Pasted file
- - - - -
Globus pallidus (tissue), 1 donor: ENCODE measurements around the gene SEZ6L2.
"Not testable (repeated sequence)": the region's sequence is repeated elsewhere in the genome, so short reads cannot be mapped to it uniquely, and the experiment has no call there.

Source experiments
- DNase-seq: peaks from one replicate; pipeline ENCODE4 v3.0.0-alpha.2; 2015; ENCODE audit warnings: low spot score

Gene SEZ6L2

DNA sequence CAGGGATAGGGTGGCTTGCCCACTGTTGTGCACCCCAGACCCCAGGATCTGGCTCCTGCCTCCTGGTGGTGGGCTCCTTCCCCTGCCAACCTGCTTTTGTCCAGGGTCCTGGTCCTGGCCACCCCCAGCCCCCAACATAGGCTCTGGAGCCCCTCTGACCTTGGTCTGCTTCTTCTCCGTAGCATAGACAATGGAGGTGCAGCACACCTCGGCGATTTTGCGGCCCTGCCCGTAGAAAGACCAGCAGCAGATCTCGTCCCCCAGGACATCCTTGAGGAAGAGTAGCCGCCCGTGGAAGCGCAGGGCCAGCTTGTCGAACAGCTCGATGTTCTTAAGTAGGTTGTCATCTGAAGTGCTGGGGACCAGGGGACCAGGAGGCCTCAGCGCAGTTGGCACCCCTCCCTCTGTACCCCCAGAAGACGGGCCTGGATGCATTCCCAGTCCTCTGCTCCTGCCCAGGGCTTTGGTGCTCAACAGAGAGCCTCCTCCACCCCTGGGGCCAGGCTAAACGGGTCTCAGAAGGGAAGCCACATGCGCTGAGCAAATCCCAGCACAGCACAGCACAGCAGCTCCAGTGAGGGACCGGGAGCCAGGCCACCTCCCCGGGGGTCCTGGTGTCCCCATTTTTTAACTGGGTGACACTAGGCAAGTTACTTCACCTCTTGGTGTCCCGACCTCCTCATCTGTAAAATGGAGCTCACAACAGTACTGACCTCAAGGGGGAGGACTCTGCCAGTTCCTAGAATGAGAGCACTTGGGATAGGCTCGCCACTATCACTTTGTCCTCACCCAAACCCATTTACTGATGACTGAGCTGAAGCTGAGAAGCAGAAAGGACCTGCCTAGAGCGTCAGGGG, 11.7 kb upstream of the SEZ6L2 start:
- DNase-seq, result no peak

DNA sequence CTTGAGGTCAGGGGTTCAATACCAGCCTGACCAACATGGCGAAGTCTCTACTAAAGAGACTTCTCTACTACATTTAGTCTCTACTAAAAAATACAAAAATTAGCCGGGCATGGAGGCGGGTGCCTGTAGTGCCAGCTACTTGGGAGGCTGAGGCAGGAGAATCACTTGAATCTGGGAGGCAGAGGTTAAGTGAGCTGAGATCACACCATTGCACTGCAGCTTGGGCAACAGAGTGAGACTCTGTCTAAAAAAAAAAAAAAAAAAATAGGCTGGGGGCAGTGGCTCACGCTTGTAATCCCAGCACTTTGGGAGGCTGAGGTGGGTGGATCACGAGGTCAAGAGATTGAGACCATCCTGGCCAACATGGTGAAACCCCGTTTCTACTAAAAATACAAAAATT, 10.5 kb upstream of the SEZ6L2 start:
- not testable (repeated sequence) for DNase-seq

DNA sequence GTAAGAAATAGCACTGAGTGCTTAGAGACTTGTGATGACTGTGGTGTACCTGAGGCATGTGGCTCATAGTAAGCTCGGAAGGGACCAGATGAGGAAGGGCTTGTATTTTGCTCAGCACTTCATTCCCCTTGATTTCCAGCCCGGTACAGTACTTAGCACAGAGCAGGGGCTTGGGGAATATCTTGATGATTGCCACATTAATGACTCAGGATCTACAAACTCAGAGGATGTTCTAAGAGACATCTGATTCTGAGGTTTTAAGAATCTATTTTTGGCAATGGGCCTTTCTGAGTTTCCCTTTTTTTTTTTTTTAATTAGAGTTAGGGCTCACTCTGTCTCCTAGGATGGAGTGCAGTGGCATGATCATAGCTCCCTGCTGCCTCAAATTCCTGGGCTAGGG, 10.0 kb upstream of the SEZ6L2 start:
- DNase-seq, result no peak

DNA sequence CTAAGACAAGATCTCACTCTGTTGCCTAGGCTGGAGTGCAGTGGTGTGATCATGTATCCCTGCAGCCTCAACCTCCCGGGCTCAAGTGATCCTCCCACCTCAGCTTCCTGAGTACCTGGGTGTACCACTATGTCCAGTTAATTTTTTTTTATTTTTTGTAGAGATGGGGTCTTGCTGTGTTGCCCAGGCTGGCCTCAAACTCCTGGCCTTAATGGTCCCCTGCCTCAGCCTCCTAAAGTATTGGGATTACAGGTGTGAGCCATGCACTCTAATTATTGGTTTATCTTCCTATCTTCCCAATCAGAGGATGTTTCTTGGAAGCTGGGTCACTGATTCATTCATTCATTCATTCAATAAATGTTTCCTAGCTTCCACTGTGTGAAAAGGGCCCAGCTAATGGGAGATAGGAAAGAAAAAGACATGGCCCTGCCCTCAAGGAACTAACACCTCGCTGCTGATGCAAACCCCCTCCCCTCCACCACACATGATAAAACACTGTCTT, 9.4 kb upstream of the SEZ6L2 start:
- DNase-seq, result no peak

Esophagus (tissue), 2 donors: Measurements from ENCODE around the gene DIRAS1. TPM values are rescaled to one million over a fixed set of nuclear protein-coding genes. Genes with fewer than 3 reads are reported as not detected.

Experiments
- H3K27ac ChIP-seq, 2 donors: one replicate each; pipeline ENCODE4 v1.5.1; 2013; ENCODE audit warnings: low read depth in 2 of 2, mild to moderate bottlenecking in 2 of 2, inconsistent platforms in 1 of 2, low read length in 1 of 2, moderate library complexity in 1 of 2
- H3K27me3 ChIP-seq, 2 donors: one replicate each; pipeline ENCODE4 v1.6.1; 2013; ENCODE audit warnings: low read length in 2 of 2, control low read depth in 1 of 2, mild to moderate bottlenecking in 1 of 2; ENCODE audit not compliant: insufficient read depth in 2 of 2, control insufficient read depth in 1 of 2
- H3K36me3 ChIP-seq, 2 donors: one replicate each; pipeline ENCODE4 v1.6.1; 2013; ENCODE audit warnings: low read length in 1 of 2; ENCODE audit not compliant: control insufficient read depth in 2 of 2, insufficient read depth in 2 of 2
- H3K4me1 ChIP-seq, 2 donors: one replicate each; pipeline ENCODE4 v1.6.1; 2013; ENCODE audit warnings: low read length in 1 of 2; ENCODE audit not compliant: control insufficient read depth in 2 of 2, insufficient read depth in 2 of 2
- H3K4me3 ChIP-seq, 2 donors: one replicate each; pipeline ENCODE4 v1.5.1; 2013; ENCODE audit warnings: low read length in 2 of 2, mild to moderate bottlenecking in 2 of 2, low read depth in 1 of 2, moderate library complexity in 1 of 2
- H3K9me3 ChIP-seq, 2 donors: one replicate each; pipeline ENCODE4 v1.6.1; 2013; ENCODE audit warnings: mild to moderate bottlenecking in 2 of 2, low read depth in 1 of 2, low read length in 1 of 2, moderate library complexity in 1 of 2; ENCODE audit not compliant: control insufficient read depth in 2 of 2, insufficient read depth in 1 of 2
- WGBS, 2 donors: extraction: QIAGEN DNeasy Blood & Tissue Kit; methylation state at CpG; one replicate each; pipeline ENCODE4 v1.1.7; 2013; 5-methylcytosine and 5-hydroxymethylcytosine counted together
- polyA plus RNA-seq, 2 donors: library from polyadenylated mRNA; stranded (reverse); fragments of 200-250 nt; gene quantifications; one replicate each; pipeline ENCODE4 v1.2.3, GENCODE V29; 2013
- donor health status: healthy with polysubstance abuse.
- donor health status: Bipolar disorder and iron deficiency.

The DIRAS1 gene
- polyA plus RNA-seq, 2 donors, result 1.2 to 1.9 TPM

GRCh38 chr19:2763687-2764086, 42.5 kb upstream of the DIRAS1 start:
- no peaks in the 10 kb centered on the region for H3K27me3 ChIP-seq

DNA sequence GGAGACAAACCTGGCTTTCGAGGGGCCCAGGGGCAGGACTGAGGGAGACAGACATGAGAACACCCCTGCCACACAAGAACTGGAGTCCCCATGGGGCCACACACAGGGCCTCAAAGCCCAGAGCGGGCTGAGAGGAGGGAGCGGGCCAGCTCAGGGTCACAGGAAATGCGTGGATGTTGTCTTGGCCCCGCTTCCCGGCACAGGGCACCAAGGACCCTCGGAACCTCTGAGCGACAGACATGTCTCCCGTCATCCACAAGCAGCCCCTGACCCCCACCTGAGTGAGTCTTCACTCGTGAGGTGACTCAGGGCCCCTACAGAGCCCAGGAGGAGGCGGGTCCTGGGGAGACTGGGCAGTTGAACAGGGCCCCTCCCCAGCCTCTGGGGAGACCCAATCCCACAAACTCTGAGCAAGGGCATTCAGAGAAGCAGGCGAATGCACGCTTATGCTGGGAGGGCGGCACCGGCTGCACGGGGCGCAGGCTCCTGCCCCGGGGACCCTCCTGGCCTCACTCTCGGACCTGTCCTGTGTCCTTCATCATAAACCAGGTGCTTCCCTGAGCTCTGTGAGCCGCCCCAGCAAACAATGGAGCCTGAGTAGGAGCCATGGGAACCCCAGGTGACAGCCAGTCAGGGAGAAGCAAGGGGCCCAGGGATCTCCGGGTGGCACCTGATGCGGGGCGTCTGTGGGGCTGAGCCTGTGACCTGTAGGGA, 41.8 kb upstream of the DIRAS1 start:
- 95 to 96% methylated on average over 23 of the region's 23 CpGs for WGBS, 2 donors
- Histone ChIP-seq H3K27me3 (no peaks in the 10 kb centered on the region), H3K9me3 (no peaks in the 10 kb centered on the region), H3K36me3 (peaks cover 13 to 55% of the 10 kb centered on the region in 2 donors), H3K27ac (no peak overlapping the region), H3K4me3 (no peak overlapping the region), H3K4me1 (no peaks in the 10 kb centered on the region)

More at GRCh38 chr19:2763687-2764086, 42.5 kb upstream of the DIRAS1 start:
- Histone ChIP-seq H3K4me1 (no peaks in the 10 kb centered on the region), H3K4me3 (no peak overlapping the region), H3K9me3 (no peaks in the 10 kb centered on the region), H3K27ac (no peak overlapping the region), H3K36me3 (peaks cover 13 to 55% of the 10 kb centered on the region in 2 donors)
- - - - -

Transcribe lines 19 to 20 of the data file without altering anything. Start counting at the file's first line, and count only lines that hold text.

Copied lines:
- H3K4me1 ChIP-seq, 2 donors: one replicate each; pipeline ENCODE4 v1.6.1; 2013; ENCODE audit warnings: low read length in 1 of 2; ENCODE audit not compliant: control insufficient read depth in 2 of 2, insufficient read depth in 2 of 2
- H3K4me3 ChIP-seq, 2 donors: one replicate each; pipeline ENCODE4 v1.5.1; 2013; ENCODE audit warnings: low read length in 2 of 2, mild to moderate bottlenecking in 2 of 2, low read depth in 1 of 2, moderate library complexity in 1 of 2